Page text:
China and India's Slow-Moving Path to 'Water Wars'

The Brahmaputra from Ganden Monastery, Tibet. Wikimedia Commons/Creative Commons/Antoine Taveneaux

There’s a smarter way to handle the Brahmaputra conflict.

A leading Indian specialist has warned that “China intends to do a lot more to re-engineer flows in the Brahmaputra system by riding roughshod over the interests of the lower riparians, India and Bangladesh.” Others have called for India to make common cause with South and Southeast Asian governments to dissuade China from completing dam projects in Tibet. India’s government has so far been measured, emphasizing that China provides data during the flood season the Brahmaputra and Sutlej rivers, and that this “arrangement has been useful in preventing damage during the flood season especially during landslides which create temporary dams” and promised to “take up this issue in the next [scheduled] meeting.” In fact, India’s political concerns about China’s temporary blockade on the Xiabuqu may outweigh its specific hydrological concerns.

Bangladesh so far has been near silent on recent developments, but its stakes are huge, because the Brahmaputra is Bangladesh’s largest water system. As the downstream riparian, Bangladesh will feel the cumulative effects of both China and India’s water management practices especially dams and diversion—e.g., through India’s proposed river-linking project. In general, Dhaka walks a tightrope with regard to managing its relations with New Delhi and Beijing. Most recently, Bangladesh seeks to conclude a water-sharing agreement with India over the highly politicized issue of their transboundary Teesta River, while Xi Jinping just made a historic visit to Bangladesh and inked deals for development projects estimated to be in the billions of dollars.

A Case of Crisis Creating Opportunity?

The tensions surrounding China’s diversion of the Xiabuqu underscores the more fundamental problem—that China, India, and Bangladesh lack a multilateral vehicle for managing differences and promoting cooperation on river issues. This contrasts with many of the world’s other major river systems, such as the Mekong and the Nile, which have instituted cooperation at a basin-wide level. The concern is that in the absence of such a mechanism for the Brahmaputra, water security challenges such as drought and pollution could amplify political tensions between the three states and eventually perhaps even result in armed conflict, or what some have called “water wars.” This concern will only increase as these countries’ populations grow and factors such as climate change and development put added stress on scarce water resources.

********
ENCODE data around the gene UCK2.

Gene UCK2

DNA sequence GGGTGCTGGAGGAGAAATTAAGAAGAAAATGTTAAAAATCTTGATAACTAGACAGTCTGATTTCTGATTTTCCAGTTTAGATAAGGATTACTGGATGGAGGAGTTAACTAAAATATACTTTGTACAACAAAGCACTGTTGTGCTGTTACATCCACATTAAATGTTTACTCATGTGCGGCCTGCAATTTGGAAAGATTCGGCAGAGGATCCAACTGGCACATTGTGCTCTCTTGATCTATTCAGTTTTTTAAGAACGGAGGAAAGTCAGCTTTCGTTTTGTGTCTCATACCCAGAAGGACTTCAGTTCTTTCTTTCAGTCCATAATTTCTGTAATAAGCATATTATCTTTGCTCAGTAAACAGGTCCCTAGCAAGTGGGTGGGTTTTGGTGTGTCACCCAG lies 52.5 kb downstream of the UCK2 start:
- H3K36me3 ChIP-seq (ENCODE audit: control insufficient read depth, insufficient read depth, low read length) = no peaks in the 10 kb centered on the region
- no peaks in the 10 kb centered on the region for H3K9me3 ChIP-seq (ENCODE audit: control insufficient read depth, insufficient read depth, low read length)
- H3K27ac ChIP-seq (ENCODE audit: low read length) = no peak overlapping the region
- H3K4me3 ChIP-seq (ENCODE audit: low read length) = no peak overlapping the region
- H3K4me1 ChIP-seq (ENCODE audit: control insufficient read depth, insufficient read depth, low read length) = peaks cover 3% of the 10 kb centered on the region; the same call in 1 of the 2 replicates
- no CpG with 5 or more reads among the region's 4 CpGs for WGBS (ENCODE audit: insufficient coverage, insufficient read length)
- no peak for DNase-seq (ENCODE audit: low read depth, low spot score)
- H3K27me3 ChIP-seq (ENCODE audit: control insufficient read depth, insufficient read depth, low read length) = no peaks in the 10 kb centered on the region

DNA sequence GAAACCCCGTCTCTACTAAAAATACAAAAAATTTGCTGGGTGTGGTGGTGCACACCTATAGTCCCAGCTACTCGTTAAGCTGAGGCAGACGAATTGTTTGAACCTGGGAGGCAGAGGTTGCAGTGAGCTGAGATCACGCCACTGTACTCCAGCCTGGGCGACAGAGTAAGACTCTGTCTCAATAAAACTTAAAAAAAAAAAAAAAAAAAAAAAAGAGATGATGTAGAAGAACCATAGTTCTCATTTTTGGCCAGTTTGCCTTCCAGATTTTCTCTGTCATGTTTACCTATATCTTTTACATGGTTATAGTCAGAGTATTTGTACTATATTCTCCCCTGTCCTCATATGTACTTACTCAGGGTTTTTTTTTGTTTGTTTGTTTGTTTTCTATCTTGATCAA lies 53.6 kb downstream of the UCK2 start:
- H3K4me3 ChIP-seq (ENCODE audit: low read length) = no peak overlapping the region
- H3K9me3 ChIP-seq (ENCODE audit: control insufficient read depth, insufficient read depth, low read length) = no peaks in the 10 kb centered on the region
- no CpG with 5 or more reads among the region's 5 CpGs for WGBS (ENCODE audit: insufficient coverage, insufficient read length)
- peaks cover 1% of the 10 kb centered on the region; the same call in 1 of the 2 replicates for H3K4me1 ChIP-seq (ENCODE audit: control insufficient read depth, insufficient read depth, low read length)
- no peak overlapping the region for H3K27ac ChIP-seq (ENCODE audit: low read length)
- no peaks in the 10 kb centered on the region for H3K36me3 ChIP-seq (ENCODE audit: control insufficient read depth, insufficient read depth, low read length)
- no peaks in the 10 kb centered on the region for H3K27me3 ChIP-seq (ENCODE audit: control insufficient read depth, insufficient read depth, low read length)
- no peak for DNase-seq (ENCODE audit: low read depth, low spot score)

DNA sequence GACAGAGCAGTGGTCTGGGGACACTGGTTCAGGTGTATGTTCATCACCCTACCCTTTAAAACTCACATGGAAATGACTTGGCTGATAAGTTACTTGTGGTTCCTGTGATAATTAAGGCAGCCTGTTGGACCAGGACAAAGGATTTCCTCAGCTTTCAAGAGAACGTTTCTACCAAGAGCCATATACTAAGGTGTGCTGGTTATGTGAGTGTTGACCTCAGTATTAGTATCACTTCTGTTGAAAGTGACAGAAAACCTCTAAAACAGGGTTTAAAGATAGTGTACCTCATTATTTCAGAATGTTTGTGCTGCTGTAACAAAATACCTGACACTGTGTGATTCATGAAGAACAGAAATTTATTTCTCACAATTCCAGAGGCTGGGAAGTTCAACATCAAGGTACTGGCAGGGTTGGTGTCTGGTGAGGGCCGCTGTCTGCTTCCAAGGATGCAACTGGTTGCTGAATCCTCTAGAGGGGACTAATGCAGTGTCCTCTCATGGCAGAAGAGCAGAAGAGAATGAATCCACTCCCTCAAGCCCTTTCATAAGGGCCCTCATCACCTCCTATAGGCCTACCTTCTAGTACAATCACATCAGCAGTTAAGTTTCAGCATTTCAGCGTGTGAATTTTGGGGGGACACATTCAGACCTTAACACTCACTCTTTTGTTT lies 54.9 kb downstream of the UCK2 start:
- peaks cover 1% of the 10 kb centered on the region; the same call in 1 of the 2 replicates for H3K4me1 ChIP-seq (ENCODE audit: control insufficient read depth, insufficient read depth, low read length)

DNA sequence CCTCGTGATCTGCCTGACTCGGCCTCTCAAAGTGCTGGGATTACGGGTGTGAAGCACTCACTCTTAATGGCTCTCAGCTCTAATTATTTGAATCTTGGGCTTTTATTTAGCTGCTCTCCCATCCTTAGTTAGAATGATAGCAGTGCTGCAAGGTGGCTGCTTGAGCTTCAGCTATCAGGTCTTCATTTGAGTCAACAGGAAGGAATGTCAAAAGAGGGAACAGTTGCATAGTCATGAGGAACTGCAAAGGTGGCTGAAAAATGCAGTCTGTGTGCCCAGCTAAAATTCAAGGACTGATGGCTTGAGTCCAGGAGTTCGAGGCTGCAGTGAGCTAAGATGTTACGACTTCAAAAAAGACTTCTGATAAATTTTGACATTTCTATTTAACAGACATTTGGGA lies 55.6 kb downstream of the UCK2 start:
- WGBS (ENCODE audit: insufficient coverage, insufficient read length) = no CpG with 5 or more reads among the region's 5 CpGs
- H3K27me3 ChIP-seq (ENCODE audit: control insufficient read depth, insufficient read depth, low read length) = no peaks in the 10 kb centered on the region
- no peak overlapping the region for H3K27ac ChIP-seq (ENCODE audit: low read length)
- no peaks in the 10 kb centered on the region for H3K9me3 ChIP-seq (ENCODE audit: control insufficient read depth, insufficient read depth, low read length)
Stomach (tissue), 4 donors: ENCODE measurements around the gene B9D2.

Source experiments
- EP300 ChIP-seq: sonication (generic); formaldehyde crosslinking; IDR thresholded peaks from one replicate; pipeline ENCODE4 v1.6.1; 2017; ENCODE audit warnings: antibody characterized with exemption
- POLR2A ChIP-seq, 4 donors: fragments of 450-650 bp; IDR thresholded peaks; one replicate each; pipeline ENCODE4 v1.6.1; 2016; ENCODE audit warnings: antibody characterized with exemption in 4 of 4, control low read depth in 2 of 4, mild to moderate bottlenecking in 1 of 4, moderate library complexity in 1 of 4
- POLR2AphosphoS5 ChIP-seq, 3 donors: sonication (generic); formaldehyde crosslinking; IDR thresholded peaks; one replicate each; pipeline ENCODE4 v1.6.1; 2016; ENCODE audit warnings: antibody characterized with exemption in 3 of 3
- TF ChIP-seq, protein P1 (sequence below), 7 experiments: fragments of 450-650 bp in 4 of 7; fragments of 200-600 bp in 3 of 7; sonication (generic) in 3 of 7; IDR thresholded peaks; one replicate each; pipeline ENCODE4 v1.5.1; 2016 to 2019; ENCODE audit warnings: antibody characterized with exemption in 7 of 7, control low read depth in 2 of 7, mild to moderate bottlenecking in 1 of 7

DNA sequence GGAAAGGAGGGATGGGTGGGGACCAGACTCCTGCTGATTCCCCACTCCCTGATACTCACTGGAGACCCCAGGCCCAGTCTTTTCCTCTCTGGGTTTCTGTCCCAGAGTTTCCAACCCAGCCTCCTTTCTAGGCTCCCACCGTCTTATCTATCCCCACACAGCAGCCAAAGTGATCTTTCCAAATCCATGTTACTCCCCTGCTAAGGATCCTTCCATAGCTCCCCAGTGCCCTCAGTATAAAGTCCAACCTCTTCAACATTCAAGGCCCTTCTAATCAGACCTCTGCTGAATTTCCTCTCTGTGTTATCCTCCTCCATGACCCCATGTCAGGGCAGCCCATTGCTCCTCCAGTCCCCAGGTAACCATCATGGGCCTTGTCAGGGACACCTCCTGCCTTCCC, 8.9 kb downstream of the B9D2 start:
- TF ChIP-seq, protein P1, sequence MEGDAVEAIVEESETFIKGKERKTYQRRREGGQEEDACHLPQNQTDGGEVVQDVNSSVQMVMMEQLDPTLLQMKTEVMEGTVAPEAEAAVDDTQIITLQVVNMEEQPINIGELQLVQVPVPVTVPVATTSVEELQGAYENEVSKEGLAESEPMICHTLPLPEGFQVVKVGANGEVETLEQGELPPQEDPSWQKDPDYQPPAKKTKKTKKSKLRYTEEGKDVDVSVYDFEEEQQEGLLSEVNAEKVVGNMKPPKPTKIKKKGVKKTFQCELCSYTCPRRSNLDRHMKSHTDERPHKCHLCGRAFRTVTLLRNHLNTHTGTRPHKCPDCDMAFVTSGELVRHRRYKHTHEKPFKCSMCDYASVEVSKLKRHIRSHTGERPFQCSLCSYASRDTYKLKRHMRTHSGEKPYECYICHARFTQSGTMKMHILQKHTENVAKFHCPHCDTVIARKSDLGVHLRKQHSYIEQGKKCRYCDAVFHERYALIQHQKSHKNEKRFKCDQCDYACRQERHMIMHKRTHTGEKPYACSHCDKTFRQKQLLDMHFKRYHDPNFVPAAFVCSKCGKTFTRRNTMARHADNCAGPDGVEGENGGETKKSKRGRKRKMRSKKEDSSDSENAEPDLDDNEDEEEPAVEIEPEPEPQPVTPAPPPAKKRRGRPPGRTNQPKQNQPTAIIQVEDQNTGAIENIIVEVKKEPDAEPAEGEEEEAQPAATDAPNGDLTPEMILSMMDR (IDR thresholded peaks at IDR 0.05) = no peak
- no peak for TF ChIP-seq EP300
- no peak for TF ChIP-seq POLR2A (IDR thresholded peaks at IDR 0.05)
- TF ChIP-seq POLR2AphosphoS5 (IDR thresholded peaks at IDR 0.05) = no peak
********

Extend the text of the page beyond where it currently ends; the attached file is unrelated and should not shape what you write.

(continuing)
However, addressing the latest dispute, China’s foreign ministry reiterated that cooperation should remain at the bilateral level, in particular through the China-India Expert-Level Mechanism set up in 2006. India echoed China’s focus on the bilateral approach. But it is deficient because it discusses only hydrological data sharing and emergency management, and excludes Bangladesh. During a recent trip to Bangladesh, Xi Jinping himself observed that Chinese and Bangladeshis “drink water from the same river.” And Prime Minister Modi, during his June 2015 visit to Dhaka, said, “Our rivers should nurture our relationship, not become a source of discord.”

Some space in both China and India may be emerging to pursue multilateral cooperation more actively. A recent article in the journal of the India’s semiofficial Institute for Defense Studies and Analyses suggests creating a formal framework for a water-sharing mechanism with China. And a recent editorial in the Global Times—usually known for its more nationalistic bent—pointed to multilateral cooperation in the Mekong basin as an example of cooperation that could be emulated in the Brahmaputra basin. The author concluded that “this will be the most effective solution to the water dispute between China and India.” From China’s perspective, added benefits of such an initiative would include bolstering Beijing’s credentials as a responsible rising power and reducing tensions on its western periphery, at a time when it is facing increasing challenges on its eastern periphery, such as over Taiwan and in the South China Sea.